Two, Castelo implies, but never mentions, the Shema,“Hear, O Israel: The Lord our God is one Lord: And thou shalt love the Lord thy God with all thine heart, and with all thy soul, and with all thy might” (Deuteronomy 6:4, 5) and “thy neighbour as thyself” (Leviticus 19:18; Luke 10:27)—God and others—with the greater emphasis, here, being on others: “Perfecting One Another.” The title alone is problematic. Such language is not biblical. If it is Wesleyan, Castelo should say so. We Christians cannot “perfect” one another. We can talk with one another and pray one for another, but “cleans[ing] ourselves from all filthiness of the flesh and spirit, perfecting holiness” (2 Corinthians 7:1) is a personal matter as indicated by Paul’s“Work out your own salvation with fear and trembling. For it is God which worketh in you both to will and to do of his good pleasure” (Philippians 2:12, 13). In this spiritual aerobics, or workout, our personal trainer is God, not others.
I’ve been told that when you address an academic audience, you do not need to say the obvious: assume they know something. Well, evidently Castelo assumes his audience knows Scripture and does not know Aristotle, because he teaches the Greek but not the Hebrew!
Three, Castelo says that “Christian perfection is a journey [italics mine] ….” From my own perspective, I know that Holiness groups have differed over whether or not sanctification (Wesley’s forte) is instantaneous, progressive, or both. Wesley taught an instantaneous experience followed by Christian growth: “Every one, though born of God in an instant, yet undoubtedly grows by slow degrees.” Castelo mentions growth but not initial experience. Is he choosing one over the other?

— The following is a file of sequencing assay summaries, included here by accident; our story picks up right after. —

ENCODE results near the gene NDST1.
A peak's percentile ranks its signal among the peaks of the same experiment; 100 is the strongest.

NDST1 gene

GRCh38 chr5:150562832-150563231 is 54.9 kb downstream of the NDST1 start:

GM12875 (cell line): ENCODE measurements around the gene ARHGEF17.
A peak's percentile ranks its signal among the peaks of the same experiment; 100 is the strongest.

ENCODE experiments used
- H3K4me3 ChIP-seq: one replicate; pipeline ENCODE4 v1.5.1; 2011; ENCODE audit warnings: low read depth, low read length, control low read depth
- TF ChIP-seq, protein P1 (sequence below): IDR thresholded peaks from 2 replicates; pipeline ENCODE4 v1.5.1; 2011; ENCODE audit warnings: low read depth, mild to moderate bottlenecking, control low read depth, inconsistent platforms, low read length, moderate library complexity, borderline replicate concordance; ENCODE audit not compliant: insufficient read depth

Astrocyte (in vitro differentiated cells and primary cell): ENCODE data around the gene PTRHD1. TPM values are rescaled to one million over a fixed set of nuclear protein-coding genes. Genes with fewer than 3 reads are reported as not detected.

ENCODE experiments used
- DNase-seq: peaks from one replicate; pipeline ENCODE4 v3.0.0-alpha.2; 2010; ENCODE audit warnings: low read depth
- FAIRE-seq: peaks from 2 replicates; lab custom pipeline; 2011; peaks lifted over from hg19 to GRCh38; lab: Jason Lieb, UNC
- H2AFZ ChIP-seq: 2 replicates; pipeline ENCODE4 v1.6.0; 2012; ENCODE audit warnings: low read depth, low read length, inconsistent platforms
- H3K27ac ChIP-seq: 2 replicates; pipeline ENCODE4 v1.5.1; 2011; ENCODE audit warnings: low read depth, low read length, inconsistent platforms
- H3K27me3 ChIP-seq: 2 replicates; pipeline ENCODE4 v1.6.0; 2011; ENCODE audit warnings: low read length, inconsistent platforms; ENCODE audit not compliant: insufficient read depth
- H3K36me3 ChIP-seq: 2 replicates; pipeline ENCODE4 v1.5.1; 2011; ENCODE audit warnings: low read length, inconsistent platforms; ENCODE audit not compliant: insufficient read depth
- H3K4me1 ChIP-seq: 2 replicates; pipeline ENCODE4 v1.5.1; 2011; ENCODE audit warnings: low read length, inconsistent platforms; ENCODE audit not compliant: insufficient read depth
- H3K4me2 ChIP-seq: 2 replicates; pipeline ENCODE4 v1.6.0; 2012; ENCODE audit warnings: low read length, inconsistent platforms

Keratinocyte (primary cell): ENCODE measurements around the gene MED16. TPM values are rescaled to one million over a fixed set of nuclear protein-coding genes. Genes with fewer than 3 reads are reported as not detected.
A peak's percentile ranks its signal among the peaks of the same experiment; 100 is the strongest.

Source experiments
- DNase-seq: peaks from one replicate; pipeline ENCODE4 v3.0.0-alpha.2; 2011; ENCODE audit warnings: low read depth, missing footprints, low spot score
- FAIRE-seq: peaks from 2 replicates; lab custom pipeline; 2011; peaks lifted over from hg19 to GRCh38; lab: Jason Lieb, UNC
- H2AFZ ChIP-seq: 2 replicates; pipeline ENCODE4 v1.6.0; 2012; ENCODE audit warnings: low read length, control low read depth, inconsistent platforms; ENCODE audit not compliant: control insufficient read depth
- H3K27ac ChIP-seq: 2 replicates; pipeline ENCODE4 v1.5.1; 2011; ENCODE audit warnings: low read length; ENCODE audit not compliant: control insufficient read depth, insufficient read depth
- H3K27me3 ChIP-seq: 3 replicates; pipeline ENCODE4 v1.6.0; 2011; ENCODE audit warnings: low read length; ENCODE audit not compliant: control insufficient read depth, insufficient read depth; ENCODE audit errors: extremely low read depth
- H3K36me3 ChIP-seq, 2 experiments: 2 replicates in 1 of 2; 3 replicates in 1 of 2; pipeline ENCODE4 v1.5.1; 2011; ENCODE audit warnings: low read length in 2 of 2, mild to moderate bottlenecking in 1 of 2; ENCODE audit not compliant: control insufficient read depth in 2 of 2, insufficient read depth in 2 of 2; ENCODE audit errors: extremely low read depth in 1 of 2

Four, Castelo says that “Christian perfection is a journey that takes place only in the company of others [italics mine]” … “Journeys are better undertaken with friends.” He quotes Paul J Wadell (St Norbert College): “Virtue cannot be attained in solitude [italics mine]. By definition it is relationship because the virtuous life is the activity of doing good.” By whose definition? I suggest that persons can be virtuous apart from others, that what most matters is not how we relate with people, but how we relate with God.
• Adam was one man, alone with God, and Adam, was “very good” (Genesis 1:31).
• Abel: one man, alone with God. And “the Lord had respect unto Abel and to his offering” (Genesis 4:4). “By faith Abel offered unto God a more excellent sacrifice than Cain, by which he obtained witness that he was righteous, God testifying of his gifts” (Hebrews 11:4).